Comics Features

SECOND LOOK: All Star Batman And Robin: The Boy Wonder

Once upon a time, in the not so distant past, DC Comics began publishing its All Star imprint. Unencumbered by the canonical restraints of the DC Comics universe, All Star would take popular superhero characters and reimagine certain aspects of their personalities and origins in self-contained stories, all under the guiding hands of some of the industry’s most brilliant writers and artists. All Star Superman was universally praised, owing to the incredible genius of writer Grant Morrison, along with astounding artwork by Frank Quietly. It went on to win the prestigious Eisner Award for “Best New Series” in 2006; just one of the book’s many triumphs.

So then why was the collective fandom scratching its head with each new issue of All Star Batman and Robin: The Boy Wonder? Surely with Frank Miller and Jim Lee at the helm, there was no way it wouldn’t be at least as equally well received as All Star Superman. Well, suffice to say, I think many fans were surprised with Miller’s take on Batman, and the book was met with some harsh criticism with regards to its writing and characterizations. There has been a sort of hysteria with regards to this book all over the internet, with many reviewers bashing it to no end. To be fair, there are moments in All Star Batman and Robin that are downright hilarious, whether intentionally or not, but the book does actually make a lot of sense. “How?” you may be asking. Keep reading to find out!

Bat-Scout’s Honor: this is the last time I will discuss anything Frank Miller related for thirty days.

All Star Batman and Robin portrays Batman at an early period during his crime fighting career, in which he is already actively seeking a suitable sidekick to train as his eventual successor. Undercover as Bruce Wayne, Batman has been keeping a watchful eye on young Dick Grayson, who performs with his family in an acrobatic act called “The Flying Graysons.” Of course, all of this is very familiar to even the laziest of fans, but the fact remains that outside of Bruce Wayne taking Grayson as his ward for the very first time during the Golden Age of comics, not much besides the ensuing events is very well explained. Bruce trains Dick, Dick becomes Robin, they fight crime, etcetera, etcetera. There are plenty of comics that delve into Batman’s psyche and the relationship between Batman and Robin (all of them), but what was it really like for young Dick Grayson in those early days?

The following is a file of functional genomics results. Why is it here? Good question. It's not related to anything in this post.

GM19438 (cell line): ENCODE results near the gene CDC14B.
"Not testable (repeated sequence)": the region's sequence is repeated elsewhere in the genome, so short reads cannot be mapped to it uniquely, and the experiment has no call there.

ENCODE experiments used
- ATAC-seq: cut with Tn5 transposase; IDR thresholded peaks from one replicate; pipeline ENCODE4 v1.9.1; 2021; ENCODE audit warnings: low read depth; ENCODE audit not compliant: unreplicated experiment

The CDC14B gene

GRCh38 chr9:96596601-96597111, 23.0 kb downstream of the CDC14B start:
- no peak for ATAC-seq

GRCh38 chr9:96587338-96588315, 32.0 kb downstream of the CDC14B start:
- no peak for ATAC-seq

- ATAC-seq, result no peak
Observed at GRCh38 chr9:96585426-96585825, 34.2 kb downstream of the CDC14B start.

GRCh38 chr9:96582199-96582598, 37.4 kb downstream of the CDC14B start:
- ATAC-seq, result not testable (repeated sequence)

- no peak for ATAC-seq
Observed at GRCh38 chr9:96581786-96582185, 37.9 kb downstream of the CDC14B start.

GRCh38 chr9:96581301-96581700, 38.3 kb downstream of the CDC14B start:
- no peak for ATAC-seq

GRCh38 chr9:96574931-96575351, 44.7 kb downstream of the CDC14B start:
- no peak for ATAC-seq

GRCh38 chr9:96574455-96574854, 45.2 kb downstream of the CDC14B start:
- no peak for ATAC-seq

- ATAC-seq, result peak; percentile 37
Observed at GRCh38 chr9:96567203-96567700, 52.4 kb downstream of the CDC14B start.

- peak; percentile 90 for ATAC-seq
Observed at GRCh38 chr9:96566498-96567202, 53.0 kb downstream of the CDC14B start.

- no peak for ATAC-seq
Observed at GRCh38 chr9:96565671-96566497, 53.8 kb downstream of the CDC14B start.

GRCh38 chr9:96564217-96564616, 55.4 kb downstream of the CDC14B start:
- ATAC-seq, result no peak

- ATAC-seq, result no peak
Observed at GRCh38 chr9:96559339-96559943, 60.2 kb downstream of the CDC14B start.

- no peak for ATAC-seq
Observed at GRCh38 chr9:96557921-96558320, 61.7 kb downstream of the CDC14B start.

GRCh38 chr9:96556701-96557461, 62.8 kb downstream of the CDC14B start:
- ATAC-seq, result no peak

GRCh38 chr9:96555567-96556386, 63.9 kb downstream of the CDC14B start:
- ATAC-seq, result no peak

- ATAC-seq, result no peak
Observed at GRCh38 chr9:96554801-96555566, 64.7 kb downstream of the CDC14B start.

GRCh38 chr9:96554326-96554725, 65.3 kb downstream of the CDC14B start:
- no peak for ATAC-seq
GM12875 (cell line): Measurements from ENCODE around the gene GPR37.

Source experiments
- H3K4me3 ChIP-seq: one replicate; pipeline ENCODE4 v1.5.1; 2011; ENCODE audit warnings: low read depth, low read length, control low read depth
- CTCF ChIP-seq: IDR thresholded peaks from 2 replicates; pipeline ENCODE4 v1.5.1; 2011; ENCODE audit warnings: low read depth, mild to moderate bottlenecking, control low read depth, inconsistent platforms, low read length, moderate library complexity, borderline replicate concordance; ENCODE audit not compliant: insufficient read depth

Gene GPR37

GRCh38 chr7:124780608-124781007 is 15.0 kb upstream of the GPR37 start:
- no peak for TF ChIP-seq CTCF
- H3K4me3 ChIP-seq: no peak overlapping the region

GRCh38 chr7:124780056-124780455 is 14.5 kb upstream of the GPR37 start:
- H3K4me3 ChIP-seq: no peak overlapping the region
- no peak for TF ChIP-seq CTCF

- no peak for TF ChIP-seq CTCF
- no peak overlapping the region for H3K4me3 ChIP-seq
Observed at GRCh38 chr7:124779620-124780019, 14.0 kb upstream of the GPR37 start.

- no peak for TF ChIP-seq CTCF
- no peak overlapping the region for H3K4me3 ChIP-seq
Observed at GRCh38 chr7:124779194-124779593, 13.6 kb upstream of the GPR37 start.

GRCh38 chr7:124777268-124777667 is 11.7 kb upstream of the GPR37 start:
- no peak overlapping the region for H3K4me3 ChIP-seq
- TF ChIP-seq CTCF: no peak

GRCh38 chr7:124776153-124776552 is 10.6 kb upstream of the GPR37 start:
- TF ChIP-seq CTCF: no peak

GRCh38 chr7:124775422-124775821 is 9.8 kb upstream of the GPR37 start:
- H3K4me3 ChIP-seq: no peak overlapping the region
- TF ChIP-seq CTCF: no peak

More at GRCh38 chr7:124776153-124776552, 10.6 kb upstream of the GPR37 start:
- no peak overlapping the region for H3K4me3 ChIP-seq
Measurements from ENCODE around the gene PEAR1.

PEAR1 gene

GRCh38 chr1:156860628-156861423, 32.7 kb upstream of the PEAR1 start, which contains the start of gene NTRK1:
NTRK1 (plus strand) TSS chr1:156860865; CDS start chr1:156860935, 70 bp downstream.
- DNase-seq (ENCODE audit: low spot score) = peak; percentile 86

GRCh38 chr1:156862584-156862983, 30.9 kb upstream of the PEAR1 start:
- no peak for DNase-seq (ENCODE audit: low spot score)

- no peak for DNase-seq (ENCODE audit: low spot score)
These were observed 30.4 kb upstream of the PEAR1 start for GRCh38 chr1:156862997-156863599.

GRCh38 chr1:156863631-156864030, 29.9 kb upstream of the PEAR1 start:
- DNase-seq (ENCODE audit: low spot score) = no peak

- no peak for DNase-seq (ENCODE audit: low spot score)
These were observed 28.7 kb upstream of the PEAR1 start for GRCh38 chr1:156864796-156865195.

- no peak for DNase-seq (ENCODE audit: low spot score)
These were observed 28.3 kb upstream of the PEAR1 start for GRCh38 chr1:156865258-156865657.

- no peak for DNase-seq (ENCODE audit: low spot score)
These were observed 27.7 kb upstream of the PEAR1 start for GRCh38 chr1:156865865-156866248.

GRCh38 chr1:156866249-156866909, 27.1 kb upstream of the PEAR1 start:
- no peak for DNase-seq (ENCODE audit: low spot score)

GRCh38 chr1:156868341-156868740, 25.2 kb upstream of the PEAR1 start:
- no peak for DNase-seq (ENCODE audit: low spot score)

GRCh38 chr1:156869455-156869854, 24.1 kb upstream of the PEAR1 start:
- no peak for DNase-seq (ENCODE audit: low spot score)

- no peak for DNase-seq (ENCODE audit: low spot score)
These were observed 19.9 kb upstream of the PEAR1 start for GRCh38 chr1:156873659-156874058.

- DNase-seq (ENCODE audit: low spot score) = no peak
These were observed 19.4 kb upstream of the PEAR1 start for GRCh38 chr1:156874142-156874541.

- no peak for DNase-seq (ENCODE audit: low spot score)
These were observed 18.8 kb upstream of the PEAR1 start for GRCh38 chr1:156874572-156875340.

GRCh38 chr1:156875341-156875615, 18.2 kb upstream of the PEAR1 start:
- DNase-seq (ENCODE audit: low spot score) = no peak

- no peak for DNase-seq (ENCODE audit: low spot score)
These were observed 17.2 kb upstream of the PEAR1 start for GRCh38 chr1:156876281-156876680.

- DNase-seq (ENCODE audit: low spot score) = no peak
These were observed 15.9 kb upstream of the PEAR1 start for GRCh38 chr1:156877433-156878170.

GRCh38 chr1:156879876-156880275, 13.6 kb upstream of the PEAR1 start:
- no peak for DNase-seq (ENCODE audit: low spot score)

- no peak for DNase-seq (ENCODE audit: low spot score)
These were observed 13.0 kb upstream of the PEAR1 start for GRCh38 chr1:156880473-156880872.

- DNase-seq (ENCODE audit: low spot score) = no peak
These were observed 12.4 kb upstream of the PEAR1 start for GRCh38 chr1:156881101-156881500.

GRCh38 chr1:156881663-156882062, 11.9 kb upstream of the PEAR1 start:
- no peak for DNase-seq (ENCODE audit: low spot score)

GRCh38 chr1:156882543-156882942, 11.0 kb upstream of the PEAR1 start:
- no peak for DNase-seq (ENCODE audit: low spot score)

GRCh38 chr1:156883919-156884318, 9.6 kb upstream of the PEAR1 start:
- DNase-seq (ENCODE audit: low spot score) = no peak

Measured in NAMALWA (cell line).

What Miller is attempting to convey in some of the interactions between Batman and Dick Grayson in All Star Batman and Robin is that there exists a distinct possibility that young Grayson was afraid of Batman. Here we have this young boy who’s parents were just murdered before his eyes, without a moment to process the events, being literally kidnapped by a man who illegally stalks criminals dressed as a giant bat. Putting that into perspective, I think it’s safe to say that almost anyone would be confused and fearing for their life at that point. When considering this, it’s fair to say that perhaps some of the infamous dialogue during those scenes was meant to be taken somewhat figuratively. Batman’s initial cruelty towards Grayson may in fact be Graysons’s own interpretation of what is happening, especially in light of the traumatic event he has just witnessed. Not buying it? Alright, let’s look at this from a different angle.